Myanmar: Journalist and photographer abducted and tortured in Kayin State

A journalist from Frontier Myanmar and a news photographer from The Myanmar Times were detained, beaten and interrogated in the jungle of Kayin State, in south-eastern Myanmar, on March 4 by members of the Karen State Border Guard Force (BGF). The International Federation of Journalists (IFJ) condemns the mistreatment of the journalists and calls for an investigation into the incident.

Journalist Naw Betty Han and photographer Ko Mar Naw. Credit: Myanmar Free Press/Irrawaddy

The two media workers, journalist Naw Betty Han and photographer Ko Mar Naw, were on assignment near Border Gate 1 in Myawaddy, Kayin State, taking pictures of heavy machines building a new casino when they were seized by guards. Wearing black suits and armbands with Chinese insignia, the guards ordered them to delete photos. The two journalists had their faces covered and were taken to a nearby rubber plantation, where they were then interrogated by armed men wearing fatigues with BGF armbands.

During the interrogation, Mar Naw was hit several times and kicked in the face, causing his nose to bleed. He said the beating continued despite his apologies and requests not be hit. He was also threatened with a bayonet held to his neck, while others also tried to cut his long hair. The troops also aimed and cocked their guns at Betty Han. After the interrogation, the pair were handcuffed, blindfolded and taken to a small prison in the jungle. Despite identifying themselves as journalists and referring to a BGF major and other officials she had previously interviewed, Betty Han was slapped for allegedly speaking the BGF major’s name.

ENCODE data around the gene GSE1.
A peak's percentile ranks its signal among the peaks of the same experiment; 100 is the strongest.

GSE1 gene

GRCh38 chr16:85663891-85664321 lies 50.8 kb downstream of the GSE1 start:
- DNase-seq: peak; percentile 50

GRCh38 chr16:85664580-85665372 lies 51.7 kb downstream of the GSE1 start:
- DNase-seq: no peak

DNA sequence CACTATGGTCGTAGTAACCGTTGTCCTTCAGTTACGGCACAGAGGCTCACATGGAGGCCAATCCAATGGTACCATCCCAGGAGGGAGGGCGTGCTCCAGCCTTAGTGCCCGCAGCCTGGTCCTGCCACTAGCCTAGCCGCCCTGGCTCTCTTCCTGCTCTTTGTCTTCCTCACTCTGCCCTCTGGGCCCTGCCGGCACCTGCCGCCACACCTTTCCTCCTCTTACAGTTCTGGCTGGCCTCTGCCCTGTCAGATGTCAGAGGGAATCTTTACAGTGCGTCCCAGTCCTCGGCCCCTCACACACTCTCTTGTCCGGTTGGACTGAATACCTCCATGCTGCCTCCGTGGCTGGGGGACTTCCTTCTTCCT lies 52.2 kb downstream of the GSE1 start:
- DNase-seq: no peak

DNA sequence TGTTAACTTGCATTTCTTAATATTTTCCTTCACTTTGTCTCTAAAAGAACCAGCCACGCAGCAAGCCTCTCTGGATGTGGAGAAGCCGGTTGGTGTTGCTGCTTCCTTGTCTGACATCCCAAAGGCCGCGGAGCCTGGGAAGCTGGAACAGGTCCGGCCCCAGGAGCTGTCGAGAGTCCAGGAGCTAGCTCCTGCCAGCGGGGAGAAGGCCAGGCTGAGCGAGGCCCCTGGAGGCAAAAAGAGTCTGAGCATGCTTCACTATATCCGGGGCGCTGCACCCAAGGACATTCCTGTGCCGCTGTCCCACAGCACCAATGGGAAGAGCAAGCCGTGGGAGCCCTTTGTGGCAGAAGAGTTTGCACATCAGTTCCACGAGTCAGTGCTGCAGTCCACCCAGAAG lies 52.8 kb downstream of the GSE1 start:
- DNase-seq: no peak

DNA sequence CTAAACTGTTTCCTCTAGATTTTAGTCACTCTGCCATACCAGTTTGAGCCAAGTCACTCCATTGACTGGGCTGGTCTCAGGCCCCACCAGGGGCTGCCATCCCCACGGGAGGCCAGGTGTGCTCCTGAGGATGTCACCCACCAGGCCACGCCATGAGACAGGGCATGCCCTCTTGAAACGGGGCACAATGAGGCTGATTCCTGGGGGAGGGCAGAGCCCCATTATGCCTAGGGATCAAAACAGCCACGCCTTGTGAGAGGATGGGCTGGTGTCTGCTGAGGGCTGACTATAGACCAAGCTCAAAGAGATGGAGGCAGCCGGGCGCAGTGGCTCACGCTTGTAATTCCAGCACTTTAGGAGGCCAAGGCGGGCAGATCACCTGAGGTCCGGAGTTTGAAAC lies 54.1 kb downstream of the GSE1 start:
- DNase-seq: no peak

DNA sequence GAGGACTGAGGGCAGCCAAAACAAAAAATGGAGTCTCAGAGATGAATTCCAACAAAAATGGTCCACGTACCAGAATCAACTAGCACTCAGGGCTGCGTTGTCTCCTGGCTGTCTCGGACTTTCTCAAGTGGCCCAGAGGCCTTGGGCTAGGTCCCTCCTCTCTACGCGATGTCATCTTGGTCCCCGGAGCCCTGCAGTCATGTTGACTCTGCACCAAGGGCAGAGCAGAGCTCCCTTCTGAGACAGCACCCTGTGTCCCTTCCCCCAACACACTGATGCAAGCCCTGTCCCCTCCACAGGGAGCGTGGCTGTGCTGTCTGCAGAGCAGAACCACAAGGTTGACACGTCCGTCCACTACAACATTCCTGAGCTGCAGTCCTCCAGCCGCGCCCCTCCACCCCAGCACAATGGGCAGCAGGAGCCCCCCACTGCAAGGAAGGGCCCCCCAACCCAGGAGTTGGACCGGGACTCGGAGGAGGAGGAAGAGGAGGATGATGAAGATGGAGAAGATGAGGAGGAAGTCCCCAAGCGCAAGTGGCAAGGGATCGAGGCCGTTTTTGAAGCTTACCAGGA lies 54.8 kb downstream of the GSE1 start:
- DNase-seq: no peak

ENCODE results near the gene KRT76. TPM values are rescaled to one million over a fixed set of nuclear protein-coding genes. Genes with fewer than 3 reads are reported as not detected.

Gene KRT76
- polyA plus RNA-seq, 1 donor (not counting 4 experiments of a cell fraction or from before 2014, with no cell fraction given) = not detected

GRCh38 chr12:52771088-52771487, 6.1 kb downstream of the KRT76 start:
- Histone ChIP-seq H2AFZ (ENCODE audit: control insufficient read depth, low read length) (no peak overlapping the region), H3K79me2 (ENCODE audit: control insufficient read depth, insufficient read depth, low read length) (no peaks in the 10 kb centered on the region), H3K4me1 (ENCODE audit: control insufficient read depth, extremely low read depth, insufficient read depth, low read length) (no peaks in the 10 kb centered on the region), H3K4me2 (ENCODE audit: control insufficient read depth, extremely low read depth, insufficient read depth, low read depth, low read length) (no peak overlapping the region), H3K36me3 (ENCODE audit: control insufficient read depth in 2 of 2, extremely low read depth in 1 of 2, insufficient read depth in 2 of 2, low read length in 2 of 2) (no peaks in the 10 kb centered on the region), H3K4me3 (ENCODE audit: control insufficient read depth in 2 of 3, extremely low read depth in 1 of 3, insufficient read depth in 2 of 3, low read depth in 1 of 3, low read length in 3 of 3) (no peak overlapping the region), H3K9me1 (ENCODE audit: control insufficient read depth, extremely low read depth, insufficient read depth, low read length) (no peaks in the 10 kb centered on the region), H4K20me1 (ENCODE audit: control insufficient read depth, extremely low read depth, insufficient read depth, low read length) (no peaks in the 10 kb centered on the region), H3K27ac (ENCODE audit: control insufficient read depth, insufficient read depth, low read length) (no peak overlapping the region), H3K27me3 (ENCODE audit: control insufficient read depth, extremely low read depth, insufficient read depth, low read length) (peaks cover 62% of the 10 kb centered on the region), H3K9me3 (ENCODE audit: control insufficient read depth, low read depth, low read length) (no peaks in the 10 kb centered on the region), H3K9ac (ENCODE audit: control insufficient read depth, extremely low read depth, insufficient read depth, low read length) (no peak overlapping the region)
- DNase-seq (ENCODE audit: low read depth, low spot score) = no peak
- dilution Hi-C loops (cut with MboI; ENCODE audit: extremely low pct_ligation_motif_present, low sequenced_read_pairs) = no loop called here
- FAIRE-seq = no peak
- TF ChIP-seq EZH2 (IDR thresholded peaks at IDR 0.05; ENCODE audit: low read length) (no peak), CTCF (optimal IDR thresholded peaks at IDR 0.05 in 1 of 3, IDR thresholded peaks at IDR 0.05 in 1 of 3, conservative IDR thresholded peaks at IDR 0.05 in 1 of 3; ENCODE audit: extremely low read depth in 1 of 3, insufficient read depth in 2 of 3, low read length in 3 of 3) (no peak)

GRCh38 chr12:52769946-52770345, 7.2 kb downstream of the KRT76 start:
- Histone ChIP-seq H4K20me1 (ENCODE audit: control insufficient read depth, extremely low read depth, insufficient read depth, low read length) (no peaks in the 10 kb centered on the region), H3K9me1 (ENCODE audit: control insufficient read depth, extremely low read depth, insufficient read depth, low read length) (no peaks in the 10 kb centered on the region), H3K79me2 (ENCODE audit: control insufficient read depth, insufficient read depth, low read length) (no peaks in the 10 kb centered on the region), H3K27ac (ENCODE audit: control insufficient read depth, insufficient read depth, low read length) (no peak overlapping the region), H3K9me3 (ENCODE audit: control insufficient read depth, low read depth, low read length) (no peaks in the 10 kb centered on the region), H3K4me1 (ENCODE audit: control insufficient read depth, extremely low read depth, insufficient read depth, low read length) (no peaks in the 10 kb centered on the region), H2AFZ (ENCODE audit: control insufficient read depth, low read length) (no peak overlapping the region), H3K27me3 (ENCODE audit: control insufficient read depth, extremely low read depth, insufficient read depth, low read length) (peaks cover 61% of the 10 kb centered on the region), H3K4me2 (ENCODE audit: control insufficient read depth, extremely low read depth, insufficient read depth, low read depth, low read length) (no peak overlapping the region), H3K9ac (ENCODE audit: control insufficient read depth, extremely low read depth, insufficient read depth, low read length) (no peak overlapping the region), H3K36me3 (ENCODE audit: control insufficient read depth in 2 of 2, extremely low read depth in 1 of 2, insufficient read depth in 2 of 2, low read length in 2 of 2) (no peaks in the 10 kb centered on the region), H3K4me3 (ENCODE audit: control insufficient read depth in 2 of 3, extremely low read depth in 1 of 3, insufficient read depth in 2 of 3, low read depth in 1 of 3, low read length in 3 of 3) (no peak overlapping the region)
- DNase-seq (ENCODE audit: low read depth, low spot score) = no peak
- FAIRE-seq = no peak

The two journalists were separated and taken to different enclosures at 2am. The following afternoon, on March 5, they were again masked and forced into a car. They were taken to a BGF office and subsequently released.

Kayin, formerly known as Karen State, sits on the Myanmar-Thai border. The Karen State BGF was formed in 2010 as a splinter group of the now-defunct Democratic Karen Buddhist Army. The force, which is backed by Myanmar’s military, also operates businesses in the area, including a casino and the Chinese-backed Shwe Kokko development project.

Karen BGF head, Colonel Saw Chit Thu, confirmed its officers seized Betty Han for taking pictures at the border gate and that they found notes on casinos and investments in the area.

“We gave no instructions to arrest or interrogate any reporters. We arrested the person who was involved in this incident, who went beyond official orders, and they will be punished. I also instructed the troops not to do this in the future,” he said.

The IFJ said: “Myanmar has a critical obligation to respect press freedom and to ensure that journalists can work in a free and safe environment. Clearly there was more than one person responsible for this attack on the media and all must be held accountable.”

For further information contact IFJ Asia - Pacific on ifj@ifj-asia.org

The IFJ represents more than 600,000 journalists in 140 countries

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